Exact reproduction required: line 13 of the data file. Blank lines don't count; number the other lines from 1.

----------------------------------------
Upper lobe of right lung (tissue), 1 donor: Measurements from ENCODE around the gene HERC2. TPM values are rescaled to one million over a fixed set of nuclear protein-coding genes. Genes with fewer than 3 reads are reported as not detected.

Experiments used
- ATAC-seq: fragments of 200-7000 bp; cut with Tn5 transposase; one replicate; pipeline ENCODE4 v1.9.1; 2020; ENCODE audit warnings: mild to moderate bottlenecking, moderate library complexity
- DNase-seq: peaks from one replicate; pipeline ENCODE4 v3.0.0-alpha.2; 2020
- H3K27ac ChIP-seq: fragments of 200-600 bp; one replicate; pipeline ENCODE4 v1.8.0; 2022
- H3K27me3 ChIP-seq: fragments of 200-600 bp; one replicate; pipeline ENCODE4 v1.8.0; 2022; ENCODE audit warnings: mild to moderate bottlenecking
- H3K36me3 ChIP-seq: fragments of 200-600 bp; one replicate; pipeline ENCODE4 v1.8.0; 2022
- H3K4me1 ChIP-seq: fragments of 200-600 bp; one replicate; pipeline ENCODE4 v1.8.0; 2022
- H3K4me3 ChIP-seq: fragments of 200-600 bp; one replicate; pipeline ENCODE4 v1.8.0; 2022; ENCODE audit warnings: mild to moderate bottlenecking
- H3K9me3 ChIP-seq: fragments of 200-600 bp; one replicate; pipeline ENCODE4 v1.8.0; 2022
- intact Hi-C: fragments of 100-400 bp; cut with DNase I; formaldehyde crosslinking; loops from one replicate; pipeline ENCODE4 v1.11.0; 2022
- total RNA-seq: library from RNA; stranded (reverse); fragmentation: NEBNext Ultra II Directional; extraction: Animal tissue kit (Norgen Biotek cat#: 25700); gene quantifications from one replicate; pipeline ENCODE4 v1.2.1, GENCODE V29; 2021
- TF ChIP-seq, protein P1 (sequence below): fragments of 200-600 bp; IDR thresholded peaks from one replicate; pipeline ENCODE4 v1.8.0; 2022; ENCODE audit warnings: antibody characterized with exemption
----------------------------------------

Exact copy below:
- TF ChIP-seq, protein P1 (sequence below): fragments of 200-600 bp; IDR thresholded peaks from one replicate; pipeline ENCODE4 v1.8.0; 2022; ENCODE audit warnings: antibody characterized with exemption